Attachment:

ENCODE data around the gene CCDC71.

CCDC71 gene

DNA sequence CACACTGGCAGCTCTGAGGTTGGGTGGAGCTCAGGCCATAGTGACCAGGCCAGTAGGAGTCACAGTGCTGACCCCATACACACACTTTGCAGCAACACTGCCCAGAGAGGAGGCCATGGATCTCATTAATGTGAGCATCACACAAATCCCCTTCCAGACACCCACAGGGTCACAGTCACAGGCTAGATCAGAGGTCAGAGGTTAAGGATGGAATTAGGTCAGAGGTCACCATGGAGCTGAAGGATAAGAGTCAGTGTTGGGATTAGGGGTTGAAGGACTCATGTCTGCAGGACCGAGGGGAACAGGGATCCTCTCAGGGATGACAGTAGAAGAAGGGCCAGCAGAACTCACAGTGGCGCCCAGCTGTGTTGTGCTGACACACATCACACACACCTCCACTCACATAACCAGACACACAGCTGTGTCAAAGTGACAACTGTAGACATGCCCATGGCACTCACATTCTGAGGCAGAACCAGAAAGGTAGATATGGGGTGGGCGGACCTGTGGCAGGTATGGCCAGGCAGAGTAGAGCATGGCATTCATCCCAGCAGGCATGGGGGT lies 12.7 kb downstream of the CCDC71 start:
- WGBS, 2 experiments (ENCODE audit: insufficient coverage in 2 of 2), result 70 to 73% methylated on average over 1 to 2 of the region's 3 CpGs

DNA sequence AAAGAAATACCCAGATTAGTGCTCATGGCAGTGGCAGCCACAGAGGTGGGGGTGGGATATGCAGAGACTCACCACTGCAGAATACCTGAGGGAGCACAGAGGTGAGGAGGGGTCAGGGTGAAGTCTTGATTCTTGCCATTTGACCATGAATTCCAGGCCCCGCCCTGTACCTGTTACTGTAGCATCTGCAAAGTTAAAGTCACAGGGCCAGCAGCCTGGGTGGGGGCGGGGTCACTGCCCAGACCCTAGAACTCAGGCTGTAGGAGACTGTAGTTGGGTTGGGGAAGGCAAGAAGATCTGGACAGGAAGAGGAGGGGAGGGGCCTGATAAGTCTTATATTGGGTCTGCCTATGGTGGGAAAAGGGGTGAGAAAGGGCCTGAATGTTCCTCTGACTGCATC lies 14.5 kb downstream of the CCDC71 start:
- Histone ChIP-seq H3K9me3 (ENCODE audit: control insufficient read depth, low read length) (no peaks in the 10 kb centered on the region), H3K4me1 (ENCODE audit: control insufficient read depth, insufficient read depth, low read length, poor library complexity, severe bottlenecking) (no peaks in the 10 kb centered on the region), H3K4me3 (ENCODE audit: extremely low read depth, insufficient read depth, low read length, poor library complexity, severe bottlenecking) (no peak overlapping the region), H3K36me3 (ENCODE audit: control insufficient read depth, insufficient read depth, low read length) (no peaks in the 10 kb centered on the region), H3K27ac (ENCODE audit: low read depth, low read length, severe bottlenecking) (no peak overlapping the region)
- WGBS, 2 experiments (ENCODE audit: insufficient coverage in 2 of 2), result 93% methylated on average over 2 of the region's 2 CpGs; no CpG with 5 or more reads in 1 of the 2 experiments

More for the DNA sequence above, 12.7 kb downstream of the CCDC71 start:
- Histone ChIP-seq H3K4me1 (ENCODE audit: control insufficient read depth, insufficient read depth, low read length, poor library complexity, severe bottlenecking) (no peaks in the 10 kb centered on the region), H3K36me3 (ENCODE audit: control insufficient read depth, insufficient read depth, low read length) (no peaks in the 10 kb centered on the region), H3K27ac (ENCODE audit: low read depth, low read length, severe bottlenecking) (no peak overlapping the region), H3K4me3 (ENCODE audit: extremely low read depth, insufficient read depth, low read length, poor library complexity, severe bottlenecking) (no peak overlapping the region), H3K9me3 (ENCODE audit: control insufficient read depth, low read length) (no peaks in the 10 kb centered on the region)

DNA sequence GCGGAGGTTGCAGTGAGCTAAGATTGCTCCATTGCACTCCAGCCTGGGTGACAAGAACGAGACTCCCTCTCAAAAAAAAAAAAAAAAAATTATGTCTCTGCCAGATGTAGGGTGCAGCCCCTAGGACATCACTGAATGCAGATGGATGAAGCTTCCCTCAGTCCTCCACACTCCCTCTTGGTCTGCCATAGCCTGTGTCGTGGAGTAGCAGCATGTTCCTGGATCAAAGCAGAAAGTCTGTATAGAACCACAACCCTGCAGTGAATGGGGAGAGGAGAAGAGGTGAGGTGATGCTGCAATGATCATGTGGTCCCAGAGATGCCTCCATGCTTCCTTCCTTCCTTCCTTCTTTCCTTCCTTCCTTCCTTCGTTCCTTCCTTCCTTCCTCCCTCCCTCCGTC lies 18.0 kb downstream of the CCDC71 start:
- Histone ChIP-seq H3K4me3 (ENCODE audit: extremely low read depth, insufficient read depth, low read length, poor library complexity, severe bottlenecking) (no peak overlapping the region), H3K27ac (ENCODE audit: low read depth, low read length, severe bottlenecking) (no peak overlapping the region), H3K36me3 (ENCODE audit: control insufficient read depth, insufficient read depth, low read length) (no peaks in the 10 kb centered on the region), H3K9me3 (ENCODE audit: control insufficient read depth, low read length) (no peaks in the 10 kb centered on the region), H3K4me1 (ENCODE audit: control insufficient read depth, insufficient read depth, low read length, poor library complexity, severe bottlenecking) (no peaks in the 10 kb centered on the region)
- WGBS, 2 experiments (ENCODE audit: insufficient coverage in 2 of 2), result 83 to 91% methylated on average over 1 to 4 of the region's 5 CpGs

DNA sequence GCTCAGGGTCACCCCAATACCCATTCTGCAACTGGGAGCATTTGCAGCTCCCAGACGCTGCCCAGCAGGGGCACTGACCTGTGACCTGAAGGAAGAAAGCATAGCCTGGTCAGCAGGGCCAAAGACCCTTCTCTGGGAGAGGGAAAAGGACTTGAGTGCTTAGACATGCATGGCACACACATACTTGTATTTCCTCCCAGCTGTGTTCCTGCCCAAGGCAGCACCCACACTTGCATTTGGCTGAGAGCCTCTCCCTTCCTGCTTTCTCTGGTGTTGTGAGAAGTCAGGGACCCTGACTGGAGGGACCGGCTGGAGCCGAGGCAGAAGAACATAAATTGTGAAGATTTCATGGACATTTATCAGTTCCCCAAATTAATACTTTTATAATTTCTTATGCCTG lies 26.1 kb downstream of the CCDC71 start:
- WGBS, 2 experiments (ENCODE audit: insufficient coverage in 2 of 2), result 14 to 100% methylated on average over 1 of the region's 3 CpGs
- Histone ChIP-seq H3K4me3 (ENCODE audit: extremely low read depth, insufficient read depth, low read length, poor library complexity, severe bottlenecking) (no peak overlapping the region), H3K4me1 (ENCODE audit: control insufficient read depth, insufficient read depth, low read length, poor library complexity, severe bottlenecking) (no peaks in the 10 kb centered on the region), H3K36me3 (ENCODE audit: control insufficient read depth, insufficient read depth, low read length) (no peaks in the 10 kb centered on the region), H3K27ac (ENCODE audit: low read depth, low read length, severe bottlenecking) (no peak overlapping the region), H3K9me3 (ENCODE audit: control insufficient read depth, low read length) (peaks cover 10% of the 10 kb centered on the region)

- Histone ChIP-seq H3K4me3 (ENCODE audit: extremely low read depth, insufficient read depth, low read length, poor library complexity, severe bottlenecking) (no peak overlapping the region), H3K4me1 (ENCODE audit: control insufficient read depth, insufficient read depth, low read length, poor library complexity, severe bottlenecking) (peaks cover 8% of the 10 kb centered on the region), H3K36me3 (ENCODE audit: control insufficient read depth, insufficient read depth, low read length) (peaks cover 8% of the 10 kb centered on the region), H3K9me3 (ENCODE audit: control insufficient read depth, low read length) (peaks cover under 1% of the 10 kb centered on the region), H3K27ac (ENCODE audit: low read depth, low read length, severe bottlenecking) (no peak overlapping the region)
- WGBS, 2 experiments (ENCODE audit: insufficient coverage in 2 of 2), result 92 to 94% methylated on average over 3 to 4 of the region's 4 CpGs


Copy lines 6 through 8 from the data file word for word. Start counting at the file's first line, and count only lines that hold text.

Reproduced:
- Histone ChIP-seq H3K9me3 (ENCODE audit: control insufficient read depth, low read length) (no peaks in the 10 kb centered on the region), H3K4me1 (ENCODE audit: control insufficient read depth, insufficient read depth, low read length, poor library complexity, severe bottlenecking) (no peaks in the 10 kb centered on the region), H3K4me3 (ENCODE audit: extremely low read depth, insufficient read depth, low read length, poor library complexity, severe bottlenecking) (no peak overlapping the region), H3K36me3 (ENCODE audit: control insufficient read depth, insufficient read depth, low read length) (no peaks in the 10 kb centered on the region), H3K27ac (ENCODE audit: low read depth, low read length, severe bottlenecking) (no peak overlapping the region)
- WGBS, 2 experiments (ENCODE audit: insufficient coverage in 2 of 2), result 93% methylated on average over 2 of the region's 2 CpGs; no CpG with 5 or more reads in 1 of the 2 experiments

More for the DNA sequence above, 12.7 kb downstream of the CCDC71 start: